My new book will be published just two days before the 72nd anniversary of Rachmaninoff’s death on March 28 2015, and a few days before his birthday on April 1, so I have been thinking about his 142nd birthday. What would he have thought of my book if he could have read it? I don’t think Rachmaninoff would have recoiled from the categories I tried to unpack – history, nationalism, culture, creativity, love, sex, money, secrecy, exile, and so forth. But what would have made of the main theme, his nostalgia for Russia and the contexts of that nostalgia?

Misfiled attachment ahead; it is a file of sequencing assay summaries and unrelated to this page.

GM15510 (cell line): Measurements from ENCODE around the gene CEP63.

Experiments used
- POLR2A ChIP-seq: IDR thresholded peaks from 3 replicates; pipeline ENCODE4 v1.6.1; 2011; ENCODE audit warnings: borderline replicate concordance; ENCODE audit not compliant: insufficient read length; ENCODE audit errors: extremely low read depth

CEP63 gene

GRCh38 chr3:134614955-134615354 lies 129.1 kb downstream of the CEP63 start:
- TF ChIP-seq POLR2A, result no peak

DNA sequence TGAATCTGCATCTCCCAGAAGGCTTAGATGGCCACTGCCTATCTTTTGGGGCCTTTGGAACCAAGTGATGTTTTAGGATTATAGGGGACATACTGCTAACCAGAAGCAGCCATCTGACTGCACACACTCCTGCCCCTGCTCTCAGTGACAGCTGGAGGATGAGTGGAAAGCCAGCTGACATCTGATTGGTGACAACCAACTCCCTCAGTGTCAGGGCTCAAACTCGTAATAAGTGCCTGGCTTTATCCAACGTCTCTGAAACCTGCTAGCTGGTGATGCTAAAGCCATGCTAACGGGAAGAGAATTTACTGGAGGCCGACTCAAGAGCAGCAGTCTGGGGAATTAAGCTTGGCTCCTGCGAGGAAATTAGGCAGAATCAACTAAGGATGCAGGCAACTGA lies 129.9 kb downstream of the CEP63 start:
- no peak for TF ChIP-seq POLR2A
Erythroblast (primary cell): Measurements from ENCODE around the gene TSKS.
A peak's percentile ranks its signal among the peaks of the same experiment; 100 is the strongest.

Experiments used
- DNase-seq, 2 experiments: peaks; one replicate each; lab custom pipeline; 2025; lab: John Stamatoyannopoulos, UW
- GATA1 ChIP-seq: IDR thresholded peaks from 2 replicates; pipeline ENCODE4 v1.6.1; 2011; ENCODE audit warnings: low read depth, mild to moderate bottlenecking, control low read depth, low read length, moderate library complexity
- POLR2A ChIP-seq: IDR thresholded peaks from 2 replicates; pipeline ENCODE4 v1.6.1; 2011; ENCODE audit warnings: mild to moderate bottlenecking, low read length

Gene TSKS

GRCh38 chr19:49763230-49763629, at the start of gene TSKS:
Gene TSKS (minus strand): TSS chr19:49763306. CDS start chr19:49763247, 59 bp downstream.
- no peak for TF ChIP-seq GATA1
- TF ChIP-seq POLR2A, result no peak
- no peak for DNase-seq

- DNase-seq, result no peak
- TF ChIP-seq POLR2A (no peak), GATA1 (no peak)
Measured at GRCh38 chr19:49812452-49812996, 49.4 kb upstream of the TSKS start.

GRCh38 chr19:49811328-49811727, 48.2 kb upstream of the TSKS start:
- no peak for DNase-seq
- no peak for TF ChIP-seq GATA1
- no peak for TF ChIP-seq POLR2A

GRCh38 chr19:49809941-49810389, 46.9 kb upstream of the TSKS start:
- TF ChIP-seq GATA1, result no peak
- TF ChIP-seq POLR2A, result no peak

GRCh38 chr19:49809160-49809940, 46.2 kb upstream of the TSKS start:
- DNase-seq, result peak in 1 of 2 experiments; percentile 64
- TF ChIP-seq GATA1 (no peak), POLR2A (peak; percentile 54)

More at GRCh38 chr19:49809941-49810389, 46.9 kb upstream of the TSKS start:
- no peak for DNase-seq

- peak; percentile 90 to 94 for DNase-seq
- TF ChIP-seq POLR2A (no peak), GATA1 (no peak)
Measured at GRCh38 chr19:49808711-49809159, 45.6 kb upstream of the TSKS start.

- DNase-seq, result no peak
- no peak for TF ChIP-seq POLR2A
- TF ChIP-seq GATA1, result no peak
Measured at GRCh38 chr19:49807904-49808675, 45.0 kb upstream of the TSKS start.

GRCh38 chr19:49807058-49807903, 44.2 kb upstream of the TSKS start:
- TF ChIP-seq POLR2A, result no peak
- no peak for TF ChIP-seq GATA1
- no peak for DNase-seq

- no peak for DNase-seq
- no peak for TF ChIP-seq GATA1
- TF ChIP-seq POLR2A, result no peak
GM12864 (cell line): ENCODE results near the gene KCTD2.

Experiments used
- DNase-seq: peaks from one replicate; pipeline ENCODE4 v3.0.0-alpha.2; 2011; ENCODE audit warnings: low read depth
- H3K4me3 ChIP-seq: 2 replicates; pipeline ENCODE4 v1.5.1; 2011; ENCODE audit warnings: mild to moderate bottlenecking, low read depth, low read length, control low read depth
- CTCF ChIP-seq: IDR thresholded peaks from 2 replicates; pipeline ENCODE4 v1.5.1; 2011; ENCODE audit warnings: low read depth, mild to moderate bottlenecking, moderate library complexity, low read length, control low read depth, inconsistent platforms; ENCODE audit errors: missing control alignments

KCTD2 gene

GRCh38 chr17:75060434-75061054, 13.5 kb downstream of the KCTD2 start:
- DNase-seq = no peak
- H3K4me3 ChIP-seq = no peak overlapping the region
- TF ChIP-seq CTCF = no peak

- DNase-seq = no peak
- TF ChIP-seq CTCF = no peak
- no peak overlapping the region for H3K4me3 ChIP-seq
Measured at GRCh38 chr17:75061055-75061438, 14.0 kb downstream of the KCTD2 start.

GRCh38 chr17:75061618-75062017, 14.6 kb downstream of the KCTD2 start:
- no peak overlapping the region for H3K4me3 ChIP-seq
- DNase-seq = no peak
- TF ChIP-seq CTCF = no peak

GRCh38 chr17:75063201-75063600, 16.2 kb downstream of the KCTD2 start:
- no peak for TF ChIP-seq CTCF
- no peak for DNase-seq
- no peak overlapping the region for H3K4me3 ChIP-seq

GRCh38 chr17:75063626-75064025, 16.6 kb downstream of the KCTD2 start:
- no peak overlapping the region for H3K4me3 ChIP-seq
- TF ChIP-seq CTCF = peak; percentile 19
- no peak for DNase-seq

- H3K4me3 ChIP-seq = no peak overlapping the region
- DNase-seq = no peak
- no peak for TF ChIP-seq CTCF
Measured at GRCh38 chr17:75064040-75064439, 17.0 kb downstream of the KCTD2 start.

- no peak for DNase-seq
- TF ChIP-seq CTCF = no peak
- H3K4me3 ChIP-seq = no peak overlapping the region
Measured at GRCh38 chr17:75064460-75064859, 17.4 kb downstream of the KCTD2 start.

I have also been thinking about who one writes a book for. Not just named dedicatees but dedicatees in the heart. I wrote the book, of course, with Rachmaninoff-the-man forever on the tip of my imagination, nor did the spectre of that life leave me once. I also wrote it, as the printed dedication states, for Evelyn, an American woman whose conflicted life begged for understanding. And I wrote it for myself, to situate myself between these diametrically opposed poles: a great Russian composer with alien beliefs and values to anything I had known or would ever know, and an American woman whose life curve mirrored mine in so many ways yet whose conflicts were also alien, like Rachmaninoff’s, to my own mindset. The similarities and differences of all three figures drove me on.